“Remind me, Joe, who’s allowed on the Eighth-Grade Lawn?”
      “Eighth graders,” Ben said. Ben often answered for Joe and vice versa. They were like that.
      “So, are sevvies allowed on the Eighth-Grade Lawn?”
      “No,” Joe said, “sevvies are never allowed on the Eighth-Grade Lawn.”
      At Pine Hollow, there was a time-honored territorial tradition. Any patch of turf in the quad currently occupied by an eighth grader was the Eighth-Grade Lawn. Which meant seventh graders were never to tread on grass.
      “And what happens—” Robbie continued with his lesson “—to sevvies who are found to be in violation?”
      “Canning!” Joe and Ben said together. That happened a lot, too.
      Luke looked at me and, making sure his sneakers were not violating Eighth-Grade Lawn space, leaned and whispered, “You didn’t let him copy in History, did you?”
      I shook my head. Robbie and I had an understanding. He sat near me in the classes we had together, and, since he refused to take notes or read a book, I had to make sure he had a clear view of my paper during tests. It was a pleasant symbiotic relationship (meaning both sides benefit, as we—or at least I—learned in Biology). His benefit was passing grades. Mine was being allowed to remain somewhat intact. For the most part, it worked well.
      But not today.
      “Remember what happened to my arm in PE?” I said. “I couldn’t adjust it quite right, and, well, it kinda blocked my paper.”
      “Shut up, sevvie! No speaking unless spoken to,” Robbie said. “Well, I think it’s on to the punishment phase of your infraction. Joe, Ben, you know what to do.”
      Ben hooked his arm under my right leg, Joe took my left leg, as if I’d been injured in a football game and they were taking me off the field. But they carried me to the trash can closest to the cafeteria, where I knew a soft landing was ahead. Soft, and very messy.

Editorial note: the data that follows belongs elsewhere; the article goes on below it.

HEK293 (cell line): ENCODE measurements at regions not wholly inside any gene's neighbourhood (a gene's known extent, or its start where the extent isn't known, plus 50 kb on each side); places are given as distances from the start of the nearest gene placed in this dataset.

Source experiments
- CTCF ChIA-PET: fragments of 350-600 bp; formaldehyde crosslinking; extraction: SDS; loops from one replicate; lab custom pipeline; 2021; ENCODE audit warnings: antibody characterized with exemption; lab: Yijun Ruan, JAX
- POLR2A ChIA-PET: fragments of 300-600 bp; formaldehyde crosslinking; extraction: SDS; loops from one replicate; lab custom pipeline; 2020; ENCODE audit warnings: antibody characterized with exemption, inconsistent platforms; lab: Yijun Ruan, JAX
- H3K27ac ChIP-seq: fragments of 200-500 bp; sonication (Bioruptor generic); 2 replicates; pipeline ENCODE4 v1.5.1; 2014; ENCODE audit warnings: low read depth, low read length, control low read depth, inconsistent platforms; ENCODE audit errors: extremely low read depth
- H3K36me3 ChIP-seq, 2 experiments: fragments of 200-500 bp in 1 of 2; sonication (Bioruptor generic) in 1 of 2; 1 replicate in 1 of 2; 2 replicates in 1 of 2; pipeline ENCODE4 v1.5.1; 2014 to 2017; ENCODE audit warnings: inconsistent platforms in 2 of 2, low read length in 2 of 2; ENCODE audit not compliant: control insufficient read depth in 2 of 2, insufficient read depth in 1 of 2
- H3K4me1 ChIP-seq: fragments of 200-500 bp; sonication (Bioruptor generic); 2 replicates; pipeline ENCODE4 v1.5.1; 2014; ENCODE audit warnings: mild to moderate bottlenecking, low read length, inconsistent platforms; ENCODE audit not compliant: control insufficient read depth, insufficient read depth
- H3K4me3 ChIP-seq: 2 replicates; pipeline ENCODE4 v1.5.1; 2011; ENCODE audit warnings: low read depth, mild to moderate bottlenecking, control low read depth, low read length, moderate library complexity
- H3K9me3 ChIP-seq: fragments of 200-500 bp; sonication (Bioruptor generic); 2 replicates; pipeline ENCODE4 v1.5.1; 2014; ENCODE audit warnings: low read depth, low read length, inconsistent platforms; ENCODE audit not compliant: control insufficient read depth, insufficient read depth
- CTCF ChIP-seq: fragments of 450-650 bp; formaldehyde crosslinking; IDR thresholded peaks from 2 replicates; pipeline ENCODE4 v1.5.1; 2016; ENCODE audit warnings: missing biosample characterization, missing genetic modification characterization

I remained there until a minute or so after the final bell. I kicked my legs and pushed up with my remaining arm, then felt the can tip enough for me to back out.
      “Thanks, Luke,” I said as he righted the can.
      “Sorry, man, I had to wait until Robbie left.” Luke grabbed my left hand and pulled me to my feet. “Oh crap, Jed, where’s your arm?”
      I leaned over the top of the can, searching amid the wrappers, plates, and discarded food. There, between a drink pouch and a ketchup-smeared paper plate, was my hand. I grasped it and yanked.
      “I gotta go get this back on,” I said. “I’ll see you in class in a bit.”
      I walked across the empty courtyard toward the nurse’s office, since she knew by now how to take care of this without calling the paramedics. After a few days, it would be back to normal.
      “Normal” sounds pretty weird coming from a zombie. After all, “He doesn’t have a leg to stand on” isn’t just a saying for me. It’s actually happened.
      But there are certain advantages to being undead. And by the end of the semester, Robbie was going to find out. For now, let’s start at the beginning.
      That would be my first day in seventh grade.

Scott Craven Shares his Childhood Memories

When I was 10, two of my best friends were my beanbag chair and my bookshelf. Those chairs (imagine a beanbag large enough to cradle a person) have largely disappeared for various reasons, but I'm sure parents had something to do with it since the chairs had a habit of bleeding little white foam pellets impossible to eradicated. And even bookshelves are shrinking thanks to electronic readers.
      Back then, I could spend all afternoon lost in a book, my body slowly losing feeling as it sunk deeper and deeper into the beanbag. I often finished books in a day, and one of my favorite series involved a crime-solving trio of boys (MG books were very sexist back then). It was a knockoff of the more famous Hardy Boys, and I still have each of those 15 volumes. Every now and then I crack them open and enjoy a scent as musty as the prose.